FEATURE

Stacking for success

Rob Coppinger finds out how the diode laser industry is setting a high bar for its new powerful systems

In physics, more power means more work and so it is with lasers: the more power you have, the more work can be done in a given time. Diode lasers are no different and the remorseless rise in power is leading to an expansion in the applications and their ability to compete with traditional processes.

‘The highest power we have is 20kW. That 20kW was released earlier this year; prior to that, our previous limit was 15kW. There is a technology push and a market pull,’ explains Gary Broadhead. He is the industrial lasers sales director for Laser Lines, the UK distributor of industrial and scientific lasers and accessories, based in Banbury. Broadhead adds: ‘The tech that has enabled us to keep increasing the power output is the availability of higher powered diode bars.

‘We were using 30W bars in the 1990s, 120W bars in about 2006, about 2009 it was 150W bars and we are now at 200W bars,’ says Broadhead. ‘The ability to deliver higher and higher power comes from the higher power bars. Our roadmap would point to something more powerful in the years to come.’ With higher-power bars, fewer are needed – potentially bringing down the cost of existing systems of a given power output, while making more powerful systems cheaper.  One drawback that Broadhead highlights is the decrease in beam quality as power goes up, due to combining many bars. ‘People will want to increase power but won’t decrease beam quality at the same time,’ he says, highlighting one process where this is an obstacle. ‘We’re dabbling with cutting, but it is not our mainstream application. The weakness we have is that we don’t have good enough beam quality – we can’t focus to that tiny spot. We can cut, but we can’t achieve the quality people want.’ Instead, the more powerful diode lasers are being used for heat treatment, covering a large spot size. This can be used for cladding, some welding, hardening and providing more ductile areas to a metal part. The example Broadhead gives is of hot stamped parts that are very strong, but are not very ductile. By heat-treating the part with a laser, increased ductility can be added.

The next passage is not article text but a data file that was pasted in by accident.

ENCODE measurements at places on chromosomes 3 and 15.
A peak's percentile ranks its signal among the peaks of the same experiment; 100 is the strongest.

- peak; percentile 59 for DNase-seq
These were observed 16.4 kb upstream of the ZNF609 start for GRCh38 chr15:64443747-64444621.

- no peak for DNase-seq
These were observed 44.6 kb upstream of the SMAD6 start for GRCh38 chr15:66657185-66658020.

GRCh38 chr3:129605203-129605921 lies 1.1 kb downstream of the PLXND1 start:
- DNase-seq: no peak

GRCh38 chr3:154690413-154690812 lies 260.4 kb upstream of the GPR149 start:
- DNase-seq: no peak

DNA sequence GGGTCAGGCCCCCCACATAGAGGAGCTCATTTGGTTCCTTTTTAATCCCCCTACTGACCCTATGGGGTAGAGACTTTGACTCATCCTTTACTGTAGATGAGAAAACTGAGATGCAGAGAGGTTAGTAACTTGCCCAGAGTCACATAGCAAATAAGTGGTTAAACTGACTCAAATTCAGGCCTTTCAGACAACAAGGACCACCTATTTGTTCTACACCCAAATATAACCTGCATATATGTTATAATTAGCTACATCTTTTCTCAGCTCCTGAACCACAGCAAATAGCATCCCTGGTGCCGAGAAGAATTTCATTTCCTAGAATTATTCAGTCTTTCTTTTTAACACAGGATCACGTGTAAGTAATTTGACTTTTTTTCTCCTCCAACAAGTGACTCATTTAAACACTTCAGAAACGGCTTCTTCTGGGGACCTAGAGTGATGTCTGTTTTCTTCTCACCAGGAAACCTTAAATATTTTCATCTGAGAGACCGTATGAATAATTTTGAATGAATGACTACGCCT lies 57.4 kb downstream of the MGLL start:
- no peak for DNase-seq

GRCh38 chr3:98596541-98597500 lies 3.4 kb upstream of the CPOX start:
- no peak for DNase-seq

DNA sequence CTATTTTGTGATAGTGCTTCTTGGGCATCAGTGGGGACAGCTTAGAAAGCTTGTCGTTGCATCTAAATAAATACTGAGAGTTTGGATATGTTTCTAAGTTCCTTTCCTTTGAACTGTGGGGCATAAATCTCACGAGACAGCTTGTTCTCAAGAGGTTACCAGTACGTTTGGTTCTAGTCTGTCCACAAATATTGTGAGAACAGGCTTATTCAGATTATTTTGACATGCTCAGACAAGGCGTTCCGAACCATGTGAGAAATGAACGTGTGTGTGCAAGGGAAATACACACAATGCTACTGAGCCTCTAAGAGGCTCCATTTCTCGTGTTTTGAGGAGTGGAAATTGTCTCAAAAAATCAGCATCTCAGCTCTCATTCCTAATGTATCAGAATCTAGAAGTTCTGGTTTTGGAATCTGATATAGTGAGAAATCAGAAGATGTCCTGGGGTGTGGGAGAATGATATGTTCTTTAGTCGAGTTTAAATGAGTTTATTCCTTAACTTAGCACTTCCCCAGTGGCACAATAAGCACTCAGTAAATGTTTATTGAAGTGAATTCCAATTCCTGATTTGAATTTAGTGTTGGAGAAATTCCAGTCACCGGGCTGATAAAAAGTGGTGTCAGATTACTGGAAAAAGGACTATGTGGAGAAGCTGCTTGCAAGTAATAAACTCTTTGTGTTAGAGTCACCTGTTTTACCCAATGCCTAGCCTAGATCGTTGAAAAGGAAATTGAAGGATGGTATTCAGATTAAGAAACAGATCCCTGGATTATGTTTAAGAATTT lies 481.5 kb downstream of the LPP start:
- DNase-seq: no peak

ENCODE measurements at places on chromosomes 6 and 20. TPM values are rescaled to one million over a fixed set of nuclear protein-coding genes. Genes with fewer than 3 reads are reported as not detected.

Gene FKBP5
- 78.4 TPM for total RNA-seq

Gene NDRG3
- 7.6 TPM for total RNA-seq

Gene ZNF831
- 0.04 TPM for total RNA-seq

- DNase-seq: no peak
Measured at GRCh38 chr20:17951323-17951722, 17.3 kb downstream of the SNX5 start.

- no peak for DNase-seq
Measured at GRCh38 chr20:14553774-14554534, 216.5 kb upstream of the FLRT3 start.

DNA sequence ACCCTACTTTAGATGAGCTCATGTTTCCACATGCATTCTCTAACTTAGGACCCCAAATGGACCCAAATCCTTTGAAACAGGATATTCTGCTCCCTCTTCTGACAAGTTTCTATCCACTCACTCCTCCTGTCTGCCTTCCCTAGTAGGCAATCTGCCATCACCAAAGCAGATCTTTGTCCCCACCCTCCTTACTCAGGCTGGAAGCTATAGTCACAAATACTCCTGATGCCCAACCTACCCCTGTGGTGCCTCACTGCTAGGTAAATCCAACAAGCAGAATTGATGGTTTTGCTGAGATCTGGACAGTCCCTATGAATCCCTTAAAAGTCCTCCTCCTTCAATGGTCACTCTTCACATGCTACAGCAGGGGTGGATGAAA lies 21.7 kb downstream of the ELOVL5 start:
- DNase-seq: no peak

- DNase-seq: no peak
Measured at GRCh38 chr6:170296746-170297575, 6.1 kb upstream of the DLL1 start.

Coherent is another company that sees specific applications requiring large spot sizes as appropriate for the use of direct diode lasers. Klaus Kleine, director of product line management for diode and fibre lasers, explains: ‘Our goal is to lower the laser cost and to compete with those more lower-cost, traditional, non-laser processes such as arc welding.’ Coherent offers 8kW lasers and it has two approaches: scaling up by using multiple emitters in diode bars, or by stacking the diode bars together. ‘The most efficient way is not to package single emitters,’ Kleine explains. ‘We would use diode bars and, in doing that, you package multiple emitters on one heat sink at once and you can stack them over each other and make up to 20 bars in a stack.’ For the 8kW system, Coherent stacks six of those diode stacks. ‘For many applications, you need a big spot and high average laser power for applications targeting laser cladding and heat treatment with a beam that is, on average, bigger than 6mm in diameter or 6mm x 6mm in a square.’

At French diode-pumped solid-state laser maker Quantel, the company’s programme and diodes director Olivier Rabot sees a high power diode laser market where the technology is developing so fast it is improving at a greater rate than the market can grow.

He explains: ‘Ten years ago we were selling multi-bars at a range of $1000 dollars per bar. Now it is $200 dollars, and the bar is providing four or five times more energy so we need far fewer bars to provide the same performance. In the last 10 years we have moved to $10 per Watt and now to $1 per Watt; we already have 500W per bar and there are very limited drivers, so there is no real market.’

Quantel has now achieved 500W per bar at the wavelengths of 880nm and 949nm and it is qualifying a bar for 808nm, which Rabot says has a very high brightness. It is persevering with the technology despite the limited market on offer: ‘There are too many people in this market with a total amount of bars decreasing [because their power is increasing], so I don’t see a real opportunity to make much business because of that. There is no technical issue, there is just not enough of a market.’